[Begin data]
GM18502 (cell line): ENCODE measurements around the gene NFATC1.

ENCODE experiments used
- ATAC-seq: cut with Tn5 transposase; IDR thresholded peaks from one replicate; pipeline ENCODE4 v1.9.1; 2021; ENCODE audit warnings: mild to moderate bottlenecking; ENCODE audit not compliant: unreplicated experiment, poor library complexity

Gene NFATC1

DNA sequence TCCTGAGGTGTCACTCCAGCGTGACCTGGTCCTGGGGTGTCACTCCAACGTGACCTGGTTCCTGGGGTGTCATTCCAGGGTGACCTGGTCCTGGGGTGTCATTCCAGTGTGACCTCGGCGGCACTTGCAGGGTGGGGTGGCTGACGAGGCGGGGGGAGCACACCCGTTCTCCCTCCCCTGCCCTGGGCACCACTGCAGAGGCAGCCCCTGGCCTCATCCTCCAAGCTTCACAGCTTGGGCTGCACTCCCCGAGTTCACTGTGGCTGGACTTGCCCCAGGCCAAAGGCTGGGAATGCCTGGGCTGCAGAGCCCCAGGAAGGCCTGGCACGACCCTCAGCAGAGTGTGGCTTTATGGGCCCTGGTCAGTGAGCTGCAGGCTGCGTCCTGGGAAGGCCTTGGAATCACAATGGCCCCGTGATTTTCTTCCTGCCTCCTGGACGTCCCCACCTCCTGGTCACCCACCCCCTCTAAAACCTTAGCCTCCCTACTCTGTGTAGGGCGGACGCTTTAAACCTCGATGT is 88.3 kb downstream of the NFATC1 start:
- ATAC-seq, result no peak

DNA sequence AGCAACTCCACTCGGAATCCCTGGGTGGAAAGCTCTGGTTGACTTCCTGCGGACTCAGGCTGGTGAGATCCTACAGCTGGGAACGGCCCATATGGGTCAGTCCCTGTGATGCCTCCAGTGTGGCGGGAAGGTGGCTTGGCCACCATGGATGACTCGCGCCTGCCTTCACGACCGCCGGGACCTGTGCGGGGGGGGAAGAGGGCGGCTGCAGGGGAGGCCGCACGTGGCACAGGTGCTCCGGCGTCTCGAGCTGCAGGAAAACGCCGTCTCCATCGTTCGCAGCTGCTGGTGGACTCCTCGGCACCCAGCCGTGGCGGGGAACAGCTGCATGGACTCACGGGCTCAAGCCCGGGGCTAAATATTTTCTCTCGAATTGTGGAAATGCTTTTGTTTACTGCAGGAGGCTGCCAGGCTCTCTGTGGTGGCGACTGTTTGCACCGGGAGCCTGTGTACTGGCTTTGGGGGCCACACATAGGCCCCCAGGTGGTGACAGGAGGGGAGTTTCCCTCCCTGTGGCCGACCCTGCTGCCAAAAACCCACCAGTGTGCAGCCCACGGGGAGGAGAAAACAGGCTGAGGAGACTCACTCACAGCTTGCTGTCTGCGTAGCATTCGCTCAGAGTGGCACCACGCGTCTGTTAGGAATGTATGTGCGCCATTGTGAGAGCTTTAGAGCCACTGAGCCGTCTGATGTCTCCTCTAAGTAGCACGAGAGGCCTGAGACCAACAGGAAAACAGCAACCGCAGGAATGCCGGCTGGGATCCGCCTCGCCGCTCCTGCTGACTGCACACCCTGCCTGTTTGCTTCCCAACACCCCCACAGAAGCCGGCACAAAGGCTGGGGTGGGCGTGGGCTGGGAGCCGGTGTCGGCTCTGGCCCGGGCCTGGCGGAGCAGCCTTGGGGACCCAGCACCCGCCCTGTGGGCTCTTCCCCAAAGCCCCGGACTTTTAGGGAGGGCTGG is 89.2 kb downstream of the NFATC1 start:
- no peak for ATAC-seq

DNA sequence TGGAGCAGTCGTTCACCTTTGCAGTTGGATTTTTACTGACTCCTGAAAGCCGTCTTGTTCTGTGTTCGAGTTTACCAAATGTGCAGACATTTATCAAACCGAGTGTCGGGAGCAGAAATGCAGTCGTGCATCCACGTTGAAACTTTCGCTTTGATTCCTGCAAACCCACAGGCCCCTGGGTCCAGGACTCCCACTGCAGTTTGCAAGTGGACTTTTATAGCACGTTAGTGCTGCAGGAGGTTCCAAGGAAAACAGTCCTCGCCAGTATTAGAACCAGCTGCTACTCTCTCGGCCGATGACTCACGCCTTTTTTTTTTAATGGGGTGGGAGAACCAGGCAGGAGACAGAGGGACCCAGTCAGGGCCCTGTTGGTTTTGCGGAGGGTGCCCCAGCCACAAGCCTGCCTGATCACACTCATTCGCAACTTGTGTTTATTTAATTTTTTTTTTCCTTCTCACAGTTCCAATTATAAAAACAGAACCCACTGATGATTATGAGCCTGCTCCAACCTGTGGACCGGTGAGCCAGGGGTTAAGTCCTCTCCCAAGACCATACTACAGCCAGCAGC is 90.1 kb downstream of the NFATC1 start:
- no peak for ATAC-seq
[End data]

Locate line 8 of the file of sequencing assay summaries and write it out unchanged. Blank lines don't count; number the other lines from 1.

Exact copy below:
- no peak for ATAC-seq